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Living Linen Interview LL2_R01/42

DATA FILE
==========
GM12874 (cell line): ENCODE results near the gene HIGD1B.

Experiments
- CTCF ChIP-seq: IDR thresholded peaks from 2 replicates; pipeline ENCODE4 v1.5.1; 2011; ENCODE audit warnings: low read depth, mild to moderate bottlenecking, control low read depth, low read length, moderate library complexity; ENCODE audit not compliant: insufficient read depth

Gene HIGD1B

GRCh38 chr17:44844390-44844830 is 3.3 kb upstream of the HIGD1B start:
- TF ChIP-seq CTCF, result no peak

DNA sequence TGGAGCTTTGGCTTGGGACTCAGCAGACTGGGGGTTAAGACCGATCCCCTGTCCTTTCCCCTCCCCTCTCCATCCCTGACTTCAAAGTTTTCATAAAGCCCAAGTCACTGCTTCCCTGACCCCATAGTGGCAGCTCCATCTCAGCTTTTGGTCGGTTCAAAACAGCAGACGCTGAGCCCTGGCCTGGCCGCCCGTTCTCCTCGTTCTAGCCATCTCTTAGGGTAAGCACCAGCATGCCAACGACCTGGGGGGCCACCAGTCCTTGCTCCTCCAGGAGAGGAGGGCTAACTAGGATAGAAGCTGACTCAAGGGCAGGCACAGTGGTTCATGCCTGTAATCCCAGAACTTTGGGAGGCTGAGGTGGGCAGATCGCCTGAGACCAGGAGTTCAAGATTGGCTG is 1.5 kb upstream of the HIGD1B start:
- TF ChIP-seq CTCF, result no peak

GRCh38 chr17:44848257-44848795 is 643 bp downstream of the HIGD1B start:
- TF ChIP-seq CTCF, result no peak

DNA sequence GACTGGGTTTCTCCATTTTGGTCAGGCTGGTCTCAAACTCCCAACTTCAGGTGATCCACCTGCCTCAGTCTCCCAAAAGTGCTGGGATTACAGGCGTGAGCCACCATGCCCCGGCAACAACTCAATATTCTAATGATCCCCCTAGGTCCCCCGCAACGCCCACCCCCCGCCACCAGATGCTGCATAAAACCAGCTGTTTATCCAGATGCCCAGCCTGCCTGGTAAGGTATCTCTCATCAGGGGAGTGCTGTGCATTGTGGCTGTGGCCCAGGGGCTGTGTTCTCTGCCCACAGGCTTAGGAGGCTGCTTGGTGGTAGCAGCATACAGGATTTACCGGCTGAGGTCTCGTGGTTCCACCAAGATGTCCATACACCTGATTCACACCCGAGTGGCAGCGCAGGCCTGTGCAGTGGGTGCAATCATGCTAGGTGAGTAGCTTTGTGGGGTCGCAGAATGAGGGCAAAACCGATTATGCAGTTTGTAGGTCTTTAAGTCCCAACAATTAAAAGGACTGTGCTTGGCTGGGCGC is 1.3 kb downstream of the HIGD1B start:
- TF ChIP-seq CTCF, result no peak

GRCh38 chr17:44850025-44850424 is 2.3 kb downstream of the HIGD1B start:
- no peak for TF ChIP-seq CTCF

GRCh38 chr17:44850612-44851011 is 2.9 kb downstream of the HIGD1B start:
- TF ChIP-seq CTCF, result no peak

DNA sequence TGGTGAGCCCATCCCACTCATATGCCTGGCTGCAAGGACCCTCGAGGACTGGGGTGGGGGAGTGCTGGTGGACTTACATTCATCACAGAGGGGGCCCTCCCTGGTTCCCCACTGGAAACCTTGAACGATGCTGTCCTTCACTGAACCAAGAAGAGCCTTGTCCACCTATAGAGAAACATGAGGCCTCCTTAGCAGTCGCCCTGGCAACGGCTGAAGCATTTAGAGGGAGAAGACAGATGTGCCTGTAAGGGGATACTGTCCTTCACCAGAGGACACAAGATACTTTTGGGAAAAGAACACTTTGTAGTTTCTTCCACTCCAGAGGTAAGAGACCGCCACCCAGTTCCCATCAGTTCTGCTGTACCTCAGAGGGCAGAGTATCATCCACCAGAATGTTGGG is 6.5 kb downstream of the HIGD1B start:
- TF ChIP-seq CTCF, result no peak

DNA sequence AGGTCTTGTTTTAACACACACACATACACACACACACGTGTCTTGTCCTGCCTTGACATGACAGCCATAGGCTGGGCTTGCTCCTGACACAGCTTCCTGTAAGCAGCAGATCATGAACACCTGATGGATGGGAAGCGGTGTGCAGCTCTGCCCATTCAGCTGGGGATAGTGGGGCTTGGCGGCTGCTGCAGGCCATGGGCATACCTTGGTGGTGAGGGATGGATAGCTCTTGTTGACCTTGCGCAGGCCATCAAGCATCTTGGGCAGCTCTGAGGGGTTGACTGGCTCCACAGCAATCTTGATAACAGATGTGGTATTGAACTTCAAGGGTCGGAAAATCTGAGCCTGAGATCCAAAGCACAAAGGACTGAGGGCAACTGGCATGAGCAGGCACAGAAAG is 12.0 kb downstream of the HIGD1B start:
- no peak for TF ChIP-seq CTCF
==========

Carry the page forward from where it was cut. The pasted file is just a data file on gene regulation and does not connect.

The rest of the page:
Sound Recording on Reel: Hamilton Robb. Library Transcript: Transcript. Summary: The linen weaving industry dominated employment market in Portadown in the late 1930s. Joe Neill began work at Hamilton Robbs in 1939. He was not paid during his initial training period. After a serious fire destroyed the warping department, Joe was given a loom and began to weave. He eventually was transferred into the cloth office, where he worked the cropping machine. The cropper resembled a large revolving lawnmower blade that shaved any loose hairs off the cloth to give it a smooth finish. Hamilton Robbs was owned by the Mullen family - the factory manager was a Mr Hawthorne. W A Mullen had worked for Hamilton Robb before emigrating to America. The firm encountered problems and Mr Robb wrote to Mr Mullen asking him to come back and manage the factory. Mr Mullen eventually bought the firm and it remained in the hands of the Mullen family until it was eventually bought by Herdman's on Mr Mullen's death. During WWII Robbs wove cambric cloth for aircraft wings. Robb's also built a scutch mill on site. The firm had contracts with farmers in Moira to grow flax for them. Robb's employees (including Mr Neill) picked the flax in the evenings and at weekends. After it was scutched the flax was sent on to a spinning mill and, as far as Mr Neill is aware, was returned directly to Robb's for weaving. In later years the scutch mill was converted into a weaving shed and filled with looms. Robbs wove cambric cloth, duck and table linens in linen and rayon. The firm had no damask looms. Both men and women wove in the factory. Before Mr Neill's time the firm apparently had a turf fired boiler. The steam engine drove all of the equipment via a system of ropes and belts. Conditions in the weaving sheds did not trouble the workers; many of whom leamt sign language or could lip-read. The factory backs directly onto the banks of the river Bann. The river is navigable up to the factory and was used for transporting coal. The yarn came from Dunbar McMaster and as the firm had no independent bleaching capacity, Cowdys of Banbridge processed most of Robb's cloth. Quality standards in the factory were high. The weavers were skilled and took a great deal of pride in their work. The cropper was a very dangerous machine to operate. The atmosphere was very dusty until an extractor was installed above the machine. The collected pouce was later burnt in the boilers. Robb's employed 300 workers, most of whom lived locally. The workforce was mixed and labour relations were excellent. With so many weaving firms in Portadown, workers tended to move around. Mr Neill has seen photographs from other local companies and has identified many people who worked in Robbs. Facilities were excellent. There was a first aid room with a nurse, and a cloakroom with washing facilities and hot air blowers to dry coats. In later years business began to falter, the workforce contracted and Mr Neill worked week about with the other cropper. When Herdman's bought the firm, although there was a temporary upsurge in orders due to Herdman's connections in the Republic, there was no real capital investment made in the company. Mr Neill had worked in Robb's for 29 years when the closure was announced. Mr Hawthorne helped many employees secure work in other firms. Mr Neil applied to a plastics company and although Mr Hawthorne promised him employment until the end the firm closed within a few months of his leaving in 1968. The plastics company had been encouraged to set up in Portadown by Mr Mullen. The Portadown weaving industry was faltering - Greevers and Spence Bryson closed before Robbs.